Earlier this year, when all of us in Scotland were being distracted by either a) the approaching cries of “Freedom!” or b) the prospect of the break up of Britain (you choose), the Scottish Government quietly centralised driving assessments for people with disabilities. If you are disabled and you want to have your fitness to drive assessed, you must now travel from your home to Edinburgh, and not just to Edinburgh but to the Astley Ainslie hospital on the southern outskirts of Edinburgh, a location difficult to access by public transport.
This, of course, has major implications for people affected by stroke, especially if you live in a rural community with limited public transport options. In the UK, if you have a stroke, you lose your driving licence for a temporary period and you have to apply to get it back through a government office (the DVLA). While it is not mandatory to have a driving assessment as part of this process, many stroke survivors feel it prudent to do so, and until the Scottish Government took the decision to centralise the arrangements, it was possible to be assessed either in Edinburgh, or at various regional centres around the country.
If you live, for example, in Inverness, you can take a taxi to the station (say £5.00), get the train to Edinburgh (three and a half hours, £58.80 return), take a taxi to the hospital (twenty minutes, £10.00 each way), have your assessment and return home – a long and expensive day out for you, and perhaps your carer as well. I have chosen Inverness as an example, but what happens if you live on one of the islands? In the real world, far removed from the theoretical world of the civil servants who made this decision (we’ll come back to that), stroke survivors count the cost of such a journey, not in pounds and pence – those are eventually refunded to you – but in sheer effort, exhaustion and stress. A year after leaving hospital I failed my driving assessment after a relatively modest 40-minute journey into Aberdeen. In my weakened state I was absolutely exhausted afterwards. I could not have contemplated the journey to a hospital on the outskirts of Edinburgh. Faced with that now, I’d probably trust to luck, fill in the relevant forms, see my doctor and hope for the best. I wouldn’t bother with the assessment.
So what does this have to do with the referendum? Well, possibly quite a lot. You would imagine that the decision about driving assessment would have been taken after consultation with the relevant people – charities, disability groups, perhaps even disabled people themselves. However, this decision appears to have been made by civil servants without consultation and without due consideration of the duties of public bodies under the 2010 Equality Act. Leaving all of that aside, you would imagine that a Scottish government should take into account the geography of its own country.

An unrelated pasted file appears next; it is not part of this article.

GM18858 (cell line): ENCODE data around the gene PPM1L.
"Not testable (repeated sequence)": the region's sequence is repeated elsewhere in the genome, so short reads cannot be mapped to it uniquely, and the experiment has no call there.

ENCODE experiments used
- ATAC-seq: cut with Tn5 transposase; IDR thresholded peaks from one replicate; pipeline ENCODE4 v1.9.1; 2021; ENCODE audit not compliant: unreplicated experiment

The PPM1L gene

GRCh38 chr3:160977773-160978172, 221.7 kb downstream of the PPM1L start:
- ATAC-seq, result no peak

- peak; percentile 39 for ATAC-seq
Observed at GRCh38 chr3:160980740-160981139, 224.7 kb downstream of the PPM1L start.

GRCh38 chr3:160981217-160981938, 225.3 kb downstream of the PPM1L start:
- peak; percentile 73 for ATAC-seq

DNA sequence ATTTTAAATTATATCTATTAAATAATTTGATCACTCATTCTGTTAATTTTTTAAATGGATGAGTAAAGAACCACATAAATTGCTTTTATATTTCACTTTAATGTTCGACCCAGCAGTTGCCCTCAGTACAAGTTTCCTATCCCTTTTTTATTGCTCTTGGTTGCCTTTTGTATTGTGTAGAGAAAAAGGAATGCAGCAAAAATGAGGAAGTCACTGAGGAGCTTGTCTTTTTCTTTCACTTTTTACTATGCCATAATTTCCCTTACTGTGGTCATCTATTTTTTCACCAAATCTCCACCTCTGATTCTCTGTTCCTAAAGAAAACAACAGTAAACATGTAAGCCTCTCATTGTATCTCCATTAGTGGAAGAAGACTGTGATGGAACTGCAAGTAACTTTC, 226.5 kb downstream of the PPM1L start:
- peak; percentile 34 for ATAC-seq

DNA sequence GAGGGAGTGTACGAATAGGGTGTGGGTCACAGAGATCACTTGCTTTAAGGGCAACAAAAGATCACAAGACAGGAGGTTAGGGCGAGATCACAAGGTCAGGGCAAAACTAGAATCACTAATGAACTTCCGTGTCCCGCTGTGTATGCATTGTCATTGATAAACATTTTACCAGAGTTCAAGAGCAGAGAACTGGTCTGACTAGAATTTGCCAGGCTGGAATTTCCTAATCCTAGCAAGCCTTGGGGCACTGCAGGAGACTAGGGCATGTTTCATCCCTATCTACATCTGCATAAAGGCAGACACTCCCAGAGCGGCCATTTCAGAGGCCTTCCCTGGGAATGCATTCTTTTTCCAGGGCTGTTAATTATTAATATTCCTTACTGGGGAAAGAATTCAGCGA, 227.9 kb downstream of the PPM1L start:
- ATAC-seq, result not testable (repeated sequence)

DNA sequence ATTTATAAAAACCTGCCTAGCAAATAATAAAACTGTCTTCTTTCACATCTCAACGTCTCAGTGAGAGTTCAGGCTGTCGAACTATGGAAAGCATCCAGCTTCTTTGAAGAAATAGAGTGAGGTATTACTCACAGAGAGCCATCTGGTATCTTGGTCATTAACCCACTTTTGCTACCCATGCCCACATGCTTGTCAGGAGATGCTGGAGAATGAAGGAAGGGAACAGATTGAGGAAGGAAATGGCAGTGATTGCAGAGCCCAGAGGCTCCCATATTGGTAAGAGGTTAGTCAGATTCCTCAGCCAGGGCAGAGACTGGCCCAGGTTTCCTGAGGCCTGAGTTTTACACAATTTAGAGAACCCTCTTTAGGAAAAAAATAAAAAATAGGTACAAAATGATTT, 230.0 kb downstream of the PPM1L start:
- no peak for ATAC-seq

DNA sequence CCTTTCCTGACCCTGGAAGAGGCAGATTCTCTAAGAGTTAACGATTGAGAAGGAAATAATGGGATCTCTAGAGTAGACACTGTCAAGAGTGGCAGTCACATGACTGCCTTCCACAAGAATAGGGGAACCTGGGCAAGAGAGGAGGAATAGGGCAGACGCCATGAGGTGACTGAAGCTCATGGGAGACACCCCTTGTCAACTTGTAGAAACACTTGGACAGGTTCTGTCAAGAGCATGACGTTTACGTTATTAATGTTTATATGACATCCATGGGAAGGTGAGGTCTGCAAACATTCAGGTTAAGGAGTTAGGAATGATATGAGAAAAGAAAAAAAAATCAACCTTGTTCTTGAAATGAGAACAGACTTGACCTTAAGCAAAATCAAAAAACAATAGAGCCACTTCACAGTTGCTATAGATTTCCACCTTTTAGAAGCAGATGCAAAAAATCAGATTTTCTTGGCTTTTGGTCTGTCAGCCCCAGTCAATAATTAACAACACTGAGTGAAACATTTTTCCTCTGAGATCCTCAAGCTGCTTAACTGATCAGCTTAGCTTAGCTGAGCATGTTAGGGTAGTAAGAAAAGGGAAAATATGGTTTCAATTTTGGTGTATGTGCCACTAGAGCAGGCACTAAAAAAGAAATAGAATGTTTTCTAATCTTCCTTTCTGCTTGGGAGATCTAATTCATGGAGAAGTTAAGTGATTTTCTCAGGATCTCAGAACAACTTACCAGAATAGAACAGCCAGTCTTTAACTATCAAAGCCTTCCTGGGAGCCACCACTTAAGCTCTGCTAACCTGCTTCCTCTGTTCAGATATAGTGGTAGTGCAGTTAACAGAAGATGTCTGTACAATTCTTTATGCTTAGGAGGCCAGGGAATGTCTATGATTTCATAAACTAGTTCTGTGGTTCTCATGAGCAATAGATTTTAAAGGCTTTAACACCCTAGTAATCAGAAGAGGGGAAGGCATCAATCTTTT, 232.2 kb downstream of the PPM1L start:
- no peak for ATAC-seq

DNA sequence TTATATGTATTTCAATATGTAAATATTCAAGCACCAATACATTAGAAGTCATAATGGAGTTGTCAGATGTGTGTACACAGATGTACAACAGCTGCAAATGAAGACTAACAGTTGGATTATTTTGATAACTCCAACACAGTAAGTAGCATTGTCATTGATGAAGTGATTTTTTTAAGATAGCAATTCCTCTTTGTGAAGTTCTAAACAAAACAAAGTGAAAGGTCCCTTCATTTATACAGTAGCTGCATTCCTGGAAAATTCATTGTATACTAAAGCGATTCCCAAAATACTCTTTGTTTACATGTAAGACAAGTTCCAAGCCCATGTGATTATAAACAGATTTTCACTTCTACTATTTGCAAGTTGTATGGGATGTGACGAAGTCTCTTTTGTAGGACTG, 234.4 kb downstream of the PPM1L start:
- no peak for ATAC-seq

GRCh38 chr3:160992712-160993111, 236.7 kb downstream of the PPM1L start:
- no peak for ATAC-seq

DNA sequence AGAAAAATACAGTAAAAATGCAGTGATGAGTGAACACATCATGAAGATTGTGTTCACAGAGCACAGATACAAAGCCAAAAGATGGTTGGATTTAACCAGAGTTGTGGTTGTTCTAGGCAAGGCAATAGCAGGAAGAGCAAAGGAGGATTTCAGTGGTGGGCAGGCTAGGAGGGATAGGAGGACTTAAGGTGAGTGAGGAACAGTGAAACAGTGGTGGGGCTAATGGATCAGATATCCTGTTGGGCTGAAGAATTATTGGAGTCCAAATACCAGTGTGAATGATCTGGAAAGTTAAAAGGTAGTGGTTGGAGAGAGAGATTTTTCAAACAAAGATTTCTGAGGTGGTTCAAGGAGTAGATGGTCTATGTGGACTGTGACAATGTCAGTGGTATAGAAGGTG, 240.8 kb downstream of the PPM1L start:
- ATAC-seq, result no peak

But in my view it is a symptom of something much wider.
In the referendum we are being asked to vote for an independent Scotland that is very much a manifesto of the SNP. As no other vision of independence is being offered, we’re entitled to look at their record in government over the last 7 years to see the kind of Scotland we are likely to have. Sadly, while undoubtedly some good things have been achieved, the big picture is one of centralisation, government from the top down and above all a growing sense of division – not just between Holyrood and Westminster, but between Scot and Scot. Police and fire services have been centralised; the Scottish government have given us the ghastly acronym GIRFEC (getting it right for every child) – a system of state guardianship that will allow the police, local authorities and health professionals to share personal information about our children; there are routinely armed police on our streets – I don’t recall being consulted about that; in a small way the centralisation of driving assessments is just another manifestation of that process of pulling everything in towards the centre. And now Jim Sillars, formerly a deputy leader of the SNP, says that businesses which have spoken out against independence will face a “day of reckoning” after we are no longer part of the UK. That is not the kind of government I want to have in Scotland – one which threatens and bullies anyone who dares to criticise it, and which increasingly draws in more power to the centre. I suspect I’m not alone.
Most worrying of all in this campaign has been the increasingly strident nationalism we are beginning to see and hear. As we see elsewhere in the world, extreme nationalism always divides, is frequently intolerant and sometimes violent. It risks tearing apart Scottish society, despite the protests from some that we are all having a nice civilised discussion about our future: witness the verbal and physical intimidation of Better Together supporters (routinely referred to as “traitors” on line), vandalism of posters and mindless on-line thuggery. Alex Salmond’s failure genuinely to condemn this divisiveness, intolerance and outright bullying from his own supporters does his cause no good. If such behaviour is a reflection of the SNP vision of an independent Scotland, then most sensible Scots will want none of it.
To be fair, harsh things have been said on both sides, but I fear the divisions will be hard to heal after 18th September, regardless of the outcome of the vote. Whoever wins, healing, not celebration, will be the top priority on 19 September. Changing the decision about driving assessments will have to wait.
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